As excavations continue at the Temple of Asda in Luton, a major new find from the Old Kingdom period in Britain (c.1780-2044), Britologists are divided over the meaning of some of the symbolic writings on the exterior temple walls. Interpreting them correctly could revolutionise our understanding of this little-known period.
Kyun Soon-Hee, Emeritus Professor of Ancient European Studies at the University of New Seoul, announced at a press conference last week that the second of two hieroglyphics had been deciphered. It reads ‘Kylie Price masturbates with brockoli [sic] and carrots’. Another, partially erased on the same section of wall, is generally agreed to read ‘Terry Hackett is a fat gayl[ord,] 100% tr[ue]’.
‘Asda was the harvest god of the Middle Kingdom British and strontium-carbon readings at the site prove that his temple was filled to the brim with food offerings of all kinds,’ said Kyun. ‘It seems probable, therefore, that Kylie Price was a high priestess who, as part of the annual cycle, inserted certain totemic foodstuffs into herself to invoke the blessings of the god and ensure a good harvest.’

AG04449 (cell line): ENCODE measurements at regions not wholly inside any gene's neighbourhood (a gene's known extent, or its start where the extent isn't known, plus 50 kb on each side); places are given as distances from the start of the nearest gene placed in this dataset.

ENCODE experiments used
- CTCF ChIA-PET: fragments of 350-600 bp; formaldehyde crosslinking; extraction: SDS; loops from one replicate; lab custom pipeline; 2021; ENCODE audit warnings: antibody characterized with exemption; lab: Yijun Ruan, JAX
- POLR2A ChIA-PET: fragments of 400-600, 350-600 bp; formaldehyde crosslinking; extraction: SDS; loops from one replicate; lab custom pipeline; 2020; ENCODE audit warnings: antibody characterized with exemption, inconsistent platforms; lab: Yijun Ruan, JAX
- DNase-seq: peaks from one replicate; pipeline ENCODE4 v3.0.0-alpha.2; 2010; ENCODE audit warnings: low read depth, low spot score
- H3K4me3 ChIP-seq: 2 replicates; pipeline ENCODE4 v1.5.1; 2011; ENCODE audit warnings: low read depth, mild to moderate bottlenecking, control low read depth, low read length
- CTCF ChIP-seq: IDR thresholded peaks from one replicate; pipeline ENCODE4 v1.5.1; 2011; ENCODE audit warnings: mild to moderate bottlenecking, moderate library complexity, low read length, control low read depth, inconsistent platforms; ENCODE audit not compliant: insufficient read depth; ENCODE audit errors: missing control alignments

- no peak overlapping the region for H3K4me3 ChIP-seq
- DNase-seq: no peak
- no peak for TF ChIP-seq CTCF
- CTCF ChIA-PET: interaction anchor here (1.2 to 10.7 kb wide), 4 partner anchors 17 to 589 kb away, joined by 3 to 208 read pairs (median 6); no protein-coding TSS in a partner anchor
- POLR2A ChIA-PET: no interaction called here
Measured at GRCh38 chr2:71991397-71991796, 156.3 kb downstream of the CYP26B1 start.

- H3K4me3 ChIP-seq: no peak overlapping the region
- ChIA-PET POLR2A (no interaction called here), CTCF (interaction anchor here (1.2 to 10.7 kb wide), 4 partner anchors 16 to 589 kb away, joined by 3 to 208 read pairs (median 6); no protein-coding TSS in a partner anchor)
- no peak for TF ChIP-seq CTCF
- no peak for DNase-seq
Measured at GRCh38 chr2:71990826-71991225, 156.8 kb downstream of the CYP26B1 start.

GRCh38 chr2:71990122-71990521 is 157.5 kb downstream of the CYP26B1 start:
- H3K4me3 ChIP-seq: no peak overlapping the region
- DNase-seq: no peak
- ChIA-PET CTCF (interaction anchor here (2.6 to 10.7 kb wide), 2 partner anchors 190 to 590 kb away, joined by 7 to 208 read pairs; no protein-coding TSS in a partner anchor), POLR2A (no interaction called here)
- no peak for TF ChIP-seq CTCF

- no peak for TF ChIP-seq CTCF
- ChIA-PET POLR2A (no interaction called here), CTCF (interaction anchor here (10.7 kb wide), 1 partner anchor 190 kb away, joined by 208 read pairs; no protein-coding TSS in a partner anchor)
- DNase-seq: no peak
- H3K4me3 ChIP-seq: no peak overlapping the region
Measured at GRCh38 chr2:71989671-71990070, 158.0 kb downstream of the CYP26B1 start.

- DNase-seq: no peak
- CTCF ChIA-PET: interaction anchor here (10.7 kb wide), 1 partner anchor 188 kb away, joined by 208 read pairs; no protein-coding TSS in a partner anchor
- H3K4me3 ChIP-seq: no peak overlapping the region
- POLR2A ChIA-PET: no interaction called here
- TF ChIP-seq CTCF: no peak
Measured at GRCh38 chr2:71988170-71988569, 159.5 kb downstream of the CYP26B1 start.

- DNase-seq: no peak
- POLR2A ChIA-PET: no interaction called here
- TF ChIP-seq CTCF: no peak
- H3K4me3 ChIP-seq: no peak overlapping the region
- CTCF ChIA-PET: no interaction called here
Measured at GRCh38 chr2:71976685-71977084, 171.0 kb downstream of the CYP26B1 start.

Other Britologists, however, believe that Professor Kyun underestimates the contribution the Middle Kingdom era made to the emerging civilisation of the day. They are more interested in the light these comments throws on 21st century British popular culture.
‘Surely there could be no greater praise for an apparently ordinary man like Terry Hackett than that he was a well-fed gaylord in the place the harvest god was said to reside on Earth?’ argued Wang Qiajiao of the Shanghai Centre for Pre-Modern Britain, who has consistently argued against the stereotypical view that Luton was the degenerate heart of a barbaric nation.
‘When you see this in the same sentence as a confident expression of certainty over Terry’s unusual tendencies and next to another inscription eulogising Kylie’s even more unusual religious rituals, you soon see that 21st century Luton was a remarkably diverse and tolerant place. We have much to learn from these people.’